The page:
Pedestrians Voice Concerns
"At a lot of intersections it's kind of like taking your life into your own hands if you're going to make it," said Christy Welliver of PED-NET.
"I know personally I saw a person, actually a daughter of a friend of mine, get hit right here a couple of years ago, I wouldn't say the traffic is any less by then, or that there's been a fix," explained Trevor Harris.
The disabled, pedestrians and cyclists are working in tandem to suggest improvements.
"We organized this ride today as an opportunity to give city staff some hopefully meaningful feedback on what's wrong with some key intersection in town," said Trevor Harris.
Sunday riders traveled to what they say are four of the least pedestrian-friendly intersections in the city, including Business 70 and Providence.
The city's received a lot of feedback.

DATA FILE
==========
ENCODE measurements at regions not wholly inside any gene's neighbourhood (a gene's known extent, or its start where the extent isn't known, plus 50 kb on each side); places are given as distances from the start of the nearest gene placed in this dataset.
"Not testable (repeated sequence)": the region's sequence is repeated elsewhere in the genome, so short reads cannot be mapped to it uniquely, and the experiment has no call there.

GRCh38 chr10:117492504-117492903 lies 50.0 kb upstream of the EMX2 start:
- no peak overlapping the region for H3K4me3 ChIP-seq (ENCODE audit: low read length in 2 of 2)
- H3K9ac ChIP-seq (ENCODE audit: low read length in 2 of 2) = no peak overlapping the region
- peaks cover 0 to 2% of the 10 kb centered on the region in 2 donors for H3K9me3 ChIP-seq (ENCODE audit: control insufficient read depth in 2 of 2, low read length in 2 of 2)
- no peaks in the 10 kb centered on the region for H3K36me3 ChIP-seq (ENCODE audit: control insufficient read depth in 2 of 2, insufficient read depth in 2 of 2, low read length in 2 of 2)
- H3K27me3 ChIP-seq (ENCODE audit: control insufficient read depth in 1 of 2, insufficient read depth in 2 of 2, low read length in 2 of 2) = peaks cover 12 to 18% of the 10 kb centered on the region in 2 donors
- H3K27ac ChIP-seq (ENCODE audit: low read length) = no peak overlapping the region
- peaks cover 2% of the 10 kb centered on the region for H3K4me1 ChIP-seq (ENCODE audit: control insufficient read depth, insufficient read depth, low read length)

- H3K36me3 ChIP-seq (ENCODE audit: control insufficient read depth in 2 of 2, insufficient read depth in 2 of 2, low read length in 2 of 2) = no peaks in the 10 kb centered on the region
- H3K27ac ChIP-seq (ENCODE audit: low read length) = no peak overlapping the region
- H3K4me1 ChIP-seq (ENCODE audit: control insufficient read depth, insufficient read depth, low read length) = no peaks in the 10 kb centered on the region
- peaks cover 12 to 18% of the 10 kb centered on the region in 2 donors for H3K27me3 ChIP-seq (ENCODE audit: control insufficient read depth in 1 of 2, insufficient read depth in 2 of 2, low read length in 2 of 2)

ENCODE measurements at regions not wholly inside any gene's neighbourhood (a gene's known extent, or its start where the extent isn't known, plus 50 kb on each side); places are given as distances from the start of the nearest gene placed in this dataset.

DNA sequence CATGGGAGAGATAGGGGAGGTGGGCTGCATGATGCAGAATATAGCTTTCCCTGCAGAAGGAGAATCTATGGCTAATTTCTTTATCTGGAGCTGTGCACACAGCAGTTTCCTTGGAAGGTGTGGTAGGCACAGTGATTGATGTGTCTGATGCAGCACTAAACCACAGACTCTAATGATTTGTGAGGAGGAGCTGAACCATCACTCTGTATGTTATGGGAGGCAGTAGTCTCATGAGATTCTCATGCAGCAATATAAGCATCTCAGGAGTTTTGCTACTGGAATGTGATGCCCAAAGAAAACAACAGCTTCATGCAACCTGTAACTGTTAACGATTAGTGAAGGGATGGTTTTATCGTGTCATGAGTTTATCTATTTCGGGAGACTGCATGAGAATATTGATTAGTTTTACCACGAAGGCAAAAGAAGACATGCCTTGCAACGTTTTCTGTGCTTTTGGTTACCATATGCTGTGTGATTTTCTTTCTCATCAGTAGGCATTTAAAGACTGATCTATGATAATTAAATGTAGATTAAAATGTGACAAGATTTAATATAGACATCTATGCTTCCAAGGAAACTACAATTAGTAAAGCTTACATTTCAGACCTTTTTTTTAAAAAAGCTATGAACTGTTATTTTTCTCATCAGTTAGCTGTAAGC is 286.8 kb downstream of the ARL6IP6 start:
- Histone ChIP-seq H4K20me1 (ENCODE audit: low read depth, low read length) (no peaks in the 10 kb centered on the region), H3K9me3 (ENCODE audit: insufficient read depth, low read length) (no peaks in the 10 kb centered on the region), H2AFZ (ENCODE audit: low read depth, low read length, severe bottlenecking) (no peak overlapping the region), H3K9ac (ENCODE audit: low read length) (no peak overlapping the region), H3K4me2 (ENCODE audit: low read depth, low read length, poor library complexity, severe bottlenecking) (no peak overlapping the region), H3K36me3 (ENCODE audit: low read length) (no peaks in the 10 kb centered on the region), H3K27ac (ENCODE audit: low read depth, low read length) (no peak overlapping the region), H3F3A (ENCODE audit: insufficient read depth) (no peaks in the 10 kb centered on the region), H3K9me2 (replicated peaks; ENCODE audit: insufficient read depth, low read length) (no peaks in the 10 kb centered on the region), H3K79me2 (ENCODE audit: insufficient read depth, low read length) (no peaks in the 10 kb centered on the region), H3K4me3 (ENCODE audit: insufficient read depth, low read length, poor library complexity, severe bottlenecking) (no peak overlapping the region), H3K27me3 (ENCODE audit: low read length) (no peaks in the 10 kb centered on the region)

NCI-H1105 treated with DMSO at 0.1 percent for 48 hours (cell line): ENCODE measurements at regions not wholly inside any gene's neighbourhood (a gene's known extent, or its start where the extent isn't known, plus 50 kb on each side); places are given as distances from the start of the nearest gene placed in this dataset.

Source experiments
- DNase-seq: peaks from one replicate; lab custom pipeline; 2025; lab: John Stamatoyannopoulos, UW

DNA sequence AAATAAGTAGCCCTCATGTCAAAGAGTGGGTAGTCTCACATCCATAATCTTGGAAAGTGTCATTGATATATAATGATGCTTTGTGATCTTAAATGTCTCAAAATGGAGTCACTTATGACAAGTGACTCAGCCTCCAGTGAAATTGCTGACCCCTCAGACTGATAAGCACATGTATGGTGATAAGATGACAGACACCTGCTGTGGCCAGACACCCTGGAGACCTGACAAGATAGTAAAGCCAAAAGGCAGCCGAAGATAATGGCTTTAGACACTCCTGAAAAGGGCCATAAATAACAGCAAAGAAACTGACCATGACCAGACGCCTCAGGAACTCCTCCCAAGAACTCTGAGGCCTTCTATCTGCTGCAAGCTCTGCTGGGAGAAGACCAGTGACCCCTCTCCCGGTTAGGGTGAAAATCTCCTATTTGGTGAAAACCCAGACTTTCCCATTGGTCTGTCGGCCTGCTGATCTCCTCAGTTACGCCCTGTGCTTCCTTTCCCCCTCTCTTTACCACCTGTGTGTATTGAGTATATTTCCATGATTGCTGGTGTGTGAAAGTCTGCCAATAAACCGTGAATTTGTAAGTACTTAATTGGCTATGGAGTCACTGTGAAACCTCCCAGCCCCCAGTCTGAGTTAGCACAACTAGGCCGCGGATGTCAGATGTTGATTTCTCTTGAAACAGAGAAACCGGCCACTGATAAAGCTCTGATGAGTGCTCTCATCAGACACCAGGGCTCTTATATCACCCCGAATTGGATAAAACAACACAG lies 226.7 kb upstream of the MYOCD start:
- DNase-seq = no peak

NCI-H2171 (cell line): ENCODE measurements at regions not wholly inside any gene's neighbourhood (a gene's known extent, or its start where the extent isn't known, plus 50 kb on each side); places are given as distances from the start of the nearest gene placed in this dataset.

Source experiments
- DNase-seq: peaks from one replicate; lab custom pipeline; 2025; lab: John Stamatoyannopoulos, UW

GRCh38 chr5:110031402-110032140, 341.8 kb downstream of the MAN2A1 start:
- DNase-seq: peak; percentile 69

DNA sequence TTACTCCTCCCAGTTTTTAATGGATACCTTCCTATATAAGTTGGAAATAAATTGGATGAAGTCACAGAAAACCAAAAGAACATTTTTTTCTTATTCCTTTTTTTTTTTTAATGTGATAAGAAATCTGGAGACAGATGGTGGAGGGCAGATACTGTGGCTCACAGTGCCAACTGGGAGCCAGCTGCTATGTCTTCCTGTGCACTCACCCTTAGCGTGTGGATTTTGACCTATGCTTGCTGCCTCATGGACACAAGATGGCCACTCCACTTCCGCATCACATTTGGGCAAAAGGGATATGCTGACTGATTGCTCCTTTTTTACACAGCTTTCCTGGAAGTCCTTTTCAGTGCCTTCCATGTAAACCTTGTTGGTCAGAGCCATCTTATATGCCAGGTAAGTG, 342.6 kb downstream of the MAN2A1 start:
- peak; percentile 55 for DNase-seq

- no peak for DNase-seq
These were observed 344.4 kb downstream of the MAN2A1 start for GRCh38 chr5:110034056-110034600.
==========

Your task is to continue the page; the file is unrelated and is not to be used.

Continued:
"Well, I'd love to see timers, one. I'd love to see two, little islands so you've got places to protect yourself and stand in case of turning cars," said Welliver.
The city has eight other intersections it hopes to improve. It's allocated about $200,000 a piece.
Improvements Welliver says have been a long time coming.
"There's very few intersections that are well done for a person in a wheelchair to cross," said Welliver.
The intersection improvements are just a small chunk of the city's bike-ped plans.
The $22 million in federal grants will also go towards bike lanes, trails and signs.
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